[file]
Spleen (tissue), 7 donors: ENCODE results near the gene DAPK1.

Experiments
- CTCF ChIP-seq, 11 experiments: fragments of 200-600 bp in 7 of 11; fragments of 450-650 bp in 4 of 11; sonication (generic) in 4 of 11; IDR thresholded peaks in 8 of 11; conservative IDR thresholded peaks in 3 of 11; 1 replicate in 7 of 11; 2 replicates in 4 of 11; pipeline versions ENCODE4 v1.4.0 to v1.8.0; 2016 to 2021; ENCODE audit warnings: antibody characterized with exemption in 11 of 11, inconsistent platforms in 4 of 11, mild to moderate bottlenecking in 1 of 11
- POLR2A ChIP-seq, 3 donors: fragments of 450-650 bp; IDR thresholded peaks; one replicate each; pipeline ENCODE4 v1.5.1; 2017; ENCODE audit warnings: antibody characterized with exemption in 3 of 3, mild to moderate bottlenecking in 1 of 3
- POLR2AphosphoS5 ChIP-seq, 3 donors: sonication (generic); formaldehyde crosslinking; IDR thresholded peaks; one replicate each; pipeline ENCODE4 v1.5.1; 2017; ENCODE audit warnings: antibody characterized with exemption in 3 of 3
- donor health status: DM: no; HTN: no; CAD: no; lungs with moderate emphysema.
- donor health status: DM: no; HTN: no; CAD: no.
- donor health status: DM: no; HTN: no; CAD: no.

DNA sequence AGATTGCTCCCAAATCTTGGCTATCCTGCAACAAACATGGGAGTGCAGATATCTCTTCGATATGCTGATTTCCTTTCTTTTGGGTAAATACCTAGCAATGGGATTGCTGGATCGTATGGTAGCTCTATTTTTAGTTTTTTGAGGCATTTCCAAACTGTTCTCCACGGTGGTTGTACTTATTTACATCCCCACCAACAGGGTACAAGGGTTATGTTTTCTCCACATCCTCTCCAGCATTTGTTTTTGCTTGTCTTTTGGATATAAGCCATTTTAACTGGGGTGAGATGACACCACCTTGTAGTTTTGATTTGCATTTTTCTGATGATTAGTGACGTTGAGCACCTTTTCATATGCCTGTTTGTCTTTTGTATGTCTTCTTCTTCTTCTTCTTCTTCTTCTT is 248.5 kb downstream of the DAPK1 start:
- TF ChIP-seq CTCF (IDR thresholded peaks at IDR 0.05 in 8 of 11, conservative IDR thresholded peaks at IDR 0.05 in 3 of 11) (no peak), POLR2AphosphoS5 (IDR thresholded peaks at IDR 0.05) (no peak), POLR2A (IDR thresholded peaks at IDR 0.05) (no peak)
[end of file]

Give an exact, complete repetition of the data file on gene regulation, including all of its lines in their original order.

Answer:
Spleen (tissue), 7 donors: ENCODE results near the gene DAPK1.

Experiments
- CTCF ChIP-seq, 11 experiments: fragments of 200-600 bp in 7 of 11; fragments of 450-650 bp in 4 of 11; sonication (generic) in 4 of 11; IDR thresholded peaks in 8 of 11; conservative IDR thresholded peaks in 3 of 11; 1 replicate in 7 of 11; 2 replicates in 4 of 11; pipeline versions ENCODE4 v1.4.0 to v1.8.0; 2016 to 2021; ENCODE audit warnings: antibody characterized with exemption in 11 of 11, inconsistent platforms in 4 of 11, mild to moderate bottlenecking in 1 of 11
- POLR2A ChIP-seq, 3 donors: fragments of 450-650 bp; IDR thresholded peaks; one replicate each; pipeline ENCODE4 v1.5.1; 2017; ENCODE audit warnings: antibody characterized with exemption in 3 of 3, mild to moderate bottlenecking in 1 of 3
- POLR2AphosphoS5 ChIP-seq, 3 donors: sonication (generic); formaldehyde crosslinking; IDR thresholded peaks; one replicate each; pipeline ENCODE4 v1.5.1; 2017; ENCODE audit warnings: antibody characterized with exemption in 3 of 3
- donor health status: DM: no; HTN: no; CAD: no; lungs with moderate emphysema.
- donor health status: DM: no; HTN: no; CAD: no.
- donor health status: DM: no; HTN: no; CAD: no.

DNA sequence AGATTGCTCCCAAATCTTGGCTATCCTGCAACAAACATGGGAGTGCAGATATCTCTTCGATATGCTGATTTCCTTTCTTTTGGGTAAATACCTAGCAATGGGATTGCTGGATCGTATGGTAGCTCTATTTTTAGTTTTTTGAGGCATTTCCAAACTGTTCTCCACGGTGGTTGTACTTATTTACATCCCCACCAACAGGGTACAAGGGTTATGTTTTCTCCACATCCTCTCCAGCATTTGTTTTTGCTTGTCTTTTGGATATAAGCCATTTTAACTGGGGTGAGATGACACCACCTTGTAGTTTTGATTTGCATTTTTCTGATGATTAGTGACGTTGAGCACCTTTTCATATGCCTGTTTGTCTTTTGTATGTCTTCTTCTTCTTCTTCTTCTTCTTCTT is 248.5 kb downstream of the DAPK1 start:
- TF ChIP-seq CTCF (IDR thresholded peaks at IDR 0.05 in 8 of 11, conservative IDR thresholded peaks at IDR 0.05 in 3 of 11) (no peak), POLR2AphosphoS5 (IDR thresholded peaks at IDR 0.05) (no peak), POLR2A (IDR thresholded peaks at IDR 0.05) (no peak)